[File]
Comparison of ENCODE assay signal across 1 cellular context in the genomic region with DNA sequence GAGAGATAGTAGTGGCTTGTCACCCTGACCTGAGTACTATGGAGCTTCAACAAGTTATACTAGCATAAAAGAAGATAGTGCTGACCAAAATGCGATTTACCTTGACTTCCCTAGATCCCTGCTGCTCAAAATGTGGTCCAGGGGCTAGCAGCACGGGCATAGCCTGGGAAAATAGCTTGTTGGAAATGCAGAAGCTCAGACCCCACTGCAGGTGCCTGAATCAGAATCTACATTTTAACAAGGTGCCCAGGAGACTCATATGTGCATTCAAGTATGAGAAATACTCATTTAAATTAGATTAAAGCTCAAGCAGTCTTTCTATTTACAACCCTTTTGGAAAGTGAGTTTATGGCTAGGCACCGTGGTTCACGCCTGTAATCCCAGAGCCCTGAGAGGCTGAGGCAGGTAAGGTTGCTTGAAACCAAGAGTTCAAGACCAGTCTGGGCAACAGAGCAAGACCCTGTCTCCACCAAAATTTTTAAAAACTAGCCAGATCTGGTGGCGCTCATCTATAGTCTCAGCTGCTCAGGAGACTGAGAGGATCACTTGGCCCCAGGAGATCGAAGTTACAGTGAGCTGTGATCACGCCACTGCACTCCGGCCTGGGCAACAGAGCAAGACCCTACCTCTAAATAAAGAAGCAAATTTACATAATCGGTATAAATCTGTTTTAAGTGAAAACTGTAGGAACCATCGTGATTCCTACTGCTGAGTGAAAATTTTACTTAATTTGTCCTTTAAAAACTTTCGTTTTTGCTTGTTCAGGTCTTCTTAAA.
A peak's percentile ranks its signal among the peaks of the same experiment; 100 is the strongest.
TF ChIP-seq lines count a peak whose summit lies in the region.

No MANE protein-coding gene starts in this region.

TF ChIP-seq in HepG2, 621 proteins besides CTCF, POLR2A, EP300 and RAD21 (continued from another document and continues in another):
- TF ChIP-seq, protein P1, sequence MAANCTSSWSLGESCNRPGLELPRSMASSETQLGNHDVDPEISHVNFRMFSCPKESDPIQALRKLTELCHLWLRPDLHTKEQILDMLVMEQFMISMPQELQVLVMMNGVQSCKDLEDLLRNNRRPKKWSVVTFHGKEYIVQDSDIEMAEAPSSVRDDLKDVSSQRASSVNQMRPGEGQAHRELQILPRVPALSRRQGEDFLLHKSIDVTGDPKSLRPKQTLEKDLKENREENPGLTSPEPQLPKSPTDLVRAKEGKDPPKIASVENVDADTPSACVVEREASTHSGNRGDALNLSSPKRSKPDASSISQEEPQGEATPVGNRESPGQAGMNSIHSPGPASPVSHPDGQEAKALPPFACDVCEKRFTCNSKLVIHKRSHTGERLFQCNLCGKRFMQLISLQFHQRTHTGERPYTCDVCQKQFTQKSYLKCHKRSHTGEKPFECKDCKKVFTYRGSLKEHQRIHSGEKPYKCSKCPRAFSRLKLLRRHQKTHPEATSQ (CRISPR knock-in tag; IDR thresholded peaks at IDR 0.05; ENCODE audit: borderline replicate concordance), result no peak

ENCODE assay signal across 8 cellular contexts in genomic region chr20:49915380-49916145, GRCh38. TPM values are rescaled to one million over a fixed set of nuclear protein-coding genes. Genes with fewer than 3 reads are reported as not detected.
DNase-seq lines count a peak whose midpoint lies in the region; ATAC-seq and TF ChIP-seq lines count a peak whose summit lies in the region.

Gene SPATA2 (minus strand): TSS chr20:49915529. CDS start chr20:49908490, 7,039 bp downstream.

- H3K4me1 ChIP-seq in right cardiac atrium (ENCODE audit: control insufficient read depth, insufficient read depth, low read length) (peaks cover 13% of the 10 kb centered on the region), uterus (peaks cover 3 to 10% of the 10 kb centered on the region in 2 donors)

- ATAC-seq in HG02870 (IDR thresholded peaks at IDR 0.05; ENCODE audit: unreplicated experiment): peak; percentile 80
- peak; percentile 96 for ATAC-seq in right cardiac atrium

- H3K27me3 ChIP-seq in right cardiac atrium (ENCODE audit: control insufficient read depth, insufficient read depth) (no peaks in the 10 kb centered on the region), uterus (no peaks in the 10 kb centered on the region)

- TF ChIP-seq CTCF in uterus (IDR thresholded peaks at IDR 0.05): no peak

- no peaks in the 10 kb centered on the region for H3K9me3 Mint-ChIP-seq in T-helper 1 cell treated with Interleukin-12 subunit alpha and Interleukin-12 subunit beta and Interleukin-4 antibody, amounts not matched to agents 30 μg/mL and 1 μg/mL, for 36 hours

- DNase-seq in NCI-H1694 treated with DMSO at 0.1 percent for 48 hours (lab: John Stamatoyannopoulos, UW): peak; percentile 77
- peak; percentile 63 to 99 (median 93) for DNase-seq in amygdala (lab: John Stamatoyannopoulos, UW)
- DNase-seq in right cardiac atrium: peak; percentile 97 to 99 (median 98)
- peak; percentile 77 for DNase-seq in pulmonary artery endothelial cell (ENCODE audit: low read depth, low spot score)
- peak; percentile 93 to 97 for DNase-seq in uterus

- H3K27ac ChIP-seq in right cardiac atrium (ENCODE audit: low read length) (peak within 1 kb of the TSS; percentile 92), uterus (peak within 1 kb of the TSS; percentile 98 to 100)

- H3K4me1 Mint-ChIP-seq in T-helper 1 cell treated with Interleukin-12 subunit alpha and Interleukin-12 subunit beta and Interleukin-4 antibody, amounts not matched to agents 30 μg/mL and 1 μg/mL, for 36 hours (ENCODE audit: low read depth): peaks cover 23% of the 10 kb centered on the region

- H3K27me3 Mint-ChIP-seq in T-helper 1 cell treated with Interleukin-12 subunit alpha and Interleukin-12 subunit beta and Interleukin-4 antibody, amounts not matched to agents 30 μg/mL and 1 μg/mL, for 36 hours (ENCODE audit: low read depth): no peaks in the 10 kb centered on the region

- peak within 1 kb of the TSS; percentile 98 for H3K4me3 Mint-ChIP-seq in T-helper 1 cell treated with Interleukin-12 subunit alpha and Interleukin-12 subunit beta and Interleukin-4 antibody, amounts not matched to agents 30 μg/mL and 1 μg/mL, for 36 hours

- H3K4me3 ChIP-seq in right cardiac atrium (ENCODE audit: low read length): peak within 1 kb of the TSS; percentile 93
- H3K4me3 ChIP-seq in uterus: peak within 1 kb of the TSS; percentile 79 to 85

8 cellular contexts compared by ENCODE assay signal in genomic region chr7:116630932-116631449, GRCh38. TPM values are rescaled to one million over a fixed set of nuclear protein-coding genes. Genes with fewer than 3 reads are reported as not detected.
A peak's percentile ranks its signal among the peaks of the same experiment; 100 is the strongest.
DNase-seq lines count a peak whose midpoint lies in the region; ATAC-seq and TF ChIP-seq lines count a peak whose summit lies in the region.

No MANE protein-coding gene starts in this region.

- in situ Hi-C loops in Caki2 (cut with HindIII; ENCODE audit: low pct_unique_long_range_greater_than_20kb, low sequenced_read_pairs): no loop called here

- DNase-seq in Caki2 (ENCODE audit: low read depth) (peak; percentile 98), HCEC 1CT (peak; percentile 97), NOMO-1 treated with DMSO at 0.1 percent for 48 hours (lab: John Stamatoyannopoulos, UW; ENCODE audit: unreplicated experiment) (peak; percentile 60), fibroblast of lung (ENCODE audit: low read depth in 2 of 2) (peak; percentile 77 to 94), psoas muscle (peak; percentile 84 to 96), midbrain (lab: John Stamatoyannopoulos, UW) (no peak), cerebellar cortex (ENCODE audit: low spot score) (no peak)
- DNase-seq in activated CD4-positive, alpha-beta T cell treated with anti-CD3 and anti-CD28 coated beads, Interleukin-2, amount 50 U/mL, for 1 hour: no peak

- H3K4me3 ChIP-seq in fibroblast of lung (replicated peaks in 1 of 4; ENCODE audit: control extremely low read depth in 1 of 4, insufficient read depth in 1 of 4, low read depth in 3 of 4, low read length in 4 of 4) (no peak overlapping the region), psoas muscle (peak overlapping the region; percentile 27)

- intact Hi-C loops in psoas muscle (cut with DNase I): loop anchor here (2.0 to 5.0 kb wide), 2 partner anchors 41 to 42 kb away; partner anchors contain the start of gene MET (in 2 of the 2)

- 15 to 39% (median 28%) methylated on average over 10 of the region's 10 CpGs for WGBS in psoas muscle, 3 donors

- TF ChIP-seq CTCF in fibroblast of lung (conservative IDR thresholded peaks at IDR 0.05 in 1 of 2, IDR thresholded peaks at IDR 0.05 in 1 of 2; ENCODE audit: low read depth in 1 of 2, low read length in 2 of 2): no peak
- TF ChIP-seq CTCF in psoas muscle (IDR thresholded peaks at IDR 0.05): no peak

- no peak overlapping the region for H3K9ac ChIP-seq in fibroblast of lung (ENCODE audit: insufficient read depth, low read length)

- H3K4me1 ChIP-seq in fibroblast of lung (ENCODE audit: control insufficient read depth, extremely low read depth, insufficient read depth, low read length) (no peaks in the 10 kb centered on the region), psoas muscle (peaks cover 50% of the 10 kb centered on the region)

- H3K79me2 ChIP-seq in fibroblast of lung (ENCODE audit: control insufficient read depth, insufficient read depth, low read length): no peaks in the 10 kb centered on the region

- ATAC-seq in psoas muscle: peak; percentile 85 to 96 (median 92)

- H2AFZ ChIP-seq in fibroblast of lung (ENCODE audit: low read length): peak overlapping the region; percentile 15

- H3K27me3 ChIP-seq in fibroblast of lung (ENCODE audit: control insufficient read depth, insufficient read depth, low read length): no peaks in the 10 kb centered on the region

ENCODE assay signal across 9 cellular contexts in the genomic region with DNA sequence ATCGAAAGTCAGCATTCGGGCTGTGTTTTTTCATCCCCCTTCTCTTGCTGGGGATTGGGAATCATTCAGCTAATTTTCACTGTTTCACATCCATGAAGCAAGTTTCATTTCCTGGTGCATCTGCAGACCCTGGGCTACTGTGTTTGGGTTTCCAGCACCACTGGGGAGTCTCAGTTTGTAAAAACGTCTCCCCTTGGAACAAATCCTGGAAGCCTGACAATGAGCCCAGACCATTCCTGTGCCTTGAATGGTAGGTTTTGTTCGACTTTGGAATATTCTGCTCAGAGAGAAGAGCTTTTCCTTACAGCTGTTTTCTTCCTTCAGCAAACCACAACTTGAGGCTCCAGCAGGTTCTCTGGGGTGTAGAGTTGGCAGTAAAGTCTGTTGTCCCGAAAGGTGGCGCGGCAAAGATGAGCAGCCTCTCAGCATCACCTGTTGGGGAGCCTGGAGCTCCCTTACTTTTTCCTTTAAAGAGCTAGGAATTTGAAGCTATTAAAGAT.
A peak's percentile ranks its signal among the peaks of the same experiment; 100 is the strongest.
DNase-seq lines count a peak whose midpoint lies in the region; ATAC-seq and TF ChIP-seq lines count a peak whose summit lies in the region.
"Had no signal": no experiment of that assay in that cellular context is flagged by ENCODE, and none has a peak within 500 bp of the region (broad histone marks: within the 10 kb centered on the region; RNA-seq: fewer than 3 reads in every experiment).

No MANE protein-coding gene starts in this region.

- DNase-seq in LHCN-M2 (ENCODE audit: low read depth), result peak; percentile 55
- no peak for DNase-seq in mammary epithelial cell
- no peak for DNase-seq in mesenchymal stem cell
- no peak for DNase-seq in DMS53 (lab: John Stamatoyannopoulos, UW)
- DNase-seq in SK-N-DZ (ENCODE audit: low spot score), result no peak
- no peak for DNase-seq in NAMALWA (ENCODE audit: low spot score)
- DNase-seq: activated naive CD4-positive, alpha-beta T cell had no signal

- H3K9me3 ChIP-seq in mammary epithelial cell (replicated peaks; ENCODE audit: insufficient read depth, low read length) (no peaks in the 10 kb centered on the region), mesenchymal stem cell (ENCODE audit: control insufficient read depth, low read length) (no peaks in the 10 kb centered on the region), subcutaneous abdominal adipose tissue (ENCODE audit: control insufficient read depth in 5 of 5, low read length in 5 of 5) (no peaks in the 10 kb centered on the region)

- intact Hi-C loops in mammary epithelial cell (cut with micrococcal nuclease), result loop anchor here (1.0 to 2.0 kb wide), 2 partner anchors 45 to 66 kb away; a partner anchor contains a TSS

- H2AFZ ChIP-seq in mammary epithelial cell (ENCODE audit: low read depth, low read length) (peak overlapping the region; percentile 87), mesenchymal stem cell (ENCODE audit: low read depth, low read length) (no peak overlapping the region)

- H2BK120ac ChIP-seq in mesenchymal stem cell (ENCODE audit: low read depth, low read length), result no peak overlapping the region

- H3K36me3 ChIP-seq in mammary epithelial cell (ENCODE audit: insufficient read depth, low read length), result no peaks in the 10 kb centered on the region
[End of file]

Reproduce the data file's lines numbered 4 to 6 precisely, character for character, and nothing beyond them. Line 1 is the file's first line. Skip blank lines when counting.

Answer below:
No MANE protein-coding gene starts in this region.

TF ChIP-seq in HepG2, 621 proteins besides CTCF, POLR2A, EP300 and RAD21 (continued from another document and continues in another):
- TF ChIP-seq, protein P1, sequence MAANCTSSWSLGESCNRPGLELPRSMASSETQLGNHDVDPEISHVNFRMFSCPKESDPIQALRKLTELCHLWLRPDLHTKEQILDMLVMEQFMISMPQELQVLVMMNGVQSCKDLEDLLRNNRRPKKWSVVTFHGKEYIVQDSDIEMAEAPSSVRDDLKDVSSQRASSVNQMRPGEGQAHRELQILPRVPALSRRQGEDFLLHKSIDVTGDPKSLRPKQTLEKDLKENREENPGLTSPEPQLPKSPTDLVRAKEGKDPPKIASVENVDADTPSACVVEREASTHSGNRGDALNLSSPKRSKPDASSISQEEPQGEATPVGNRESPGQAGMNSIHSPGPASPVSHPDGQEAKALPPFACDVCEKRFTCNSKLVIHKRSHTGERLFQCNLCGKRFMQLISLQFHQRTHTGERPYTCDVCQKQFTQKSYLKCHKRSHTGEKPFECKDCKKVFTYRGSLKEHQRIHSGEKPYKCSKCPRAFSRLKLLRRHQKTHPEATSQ (CRISPR knock-in tag; IDR thresholded peaks at IDR 0.05; ENCODE audit: borderline replicate concordance), result no peak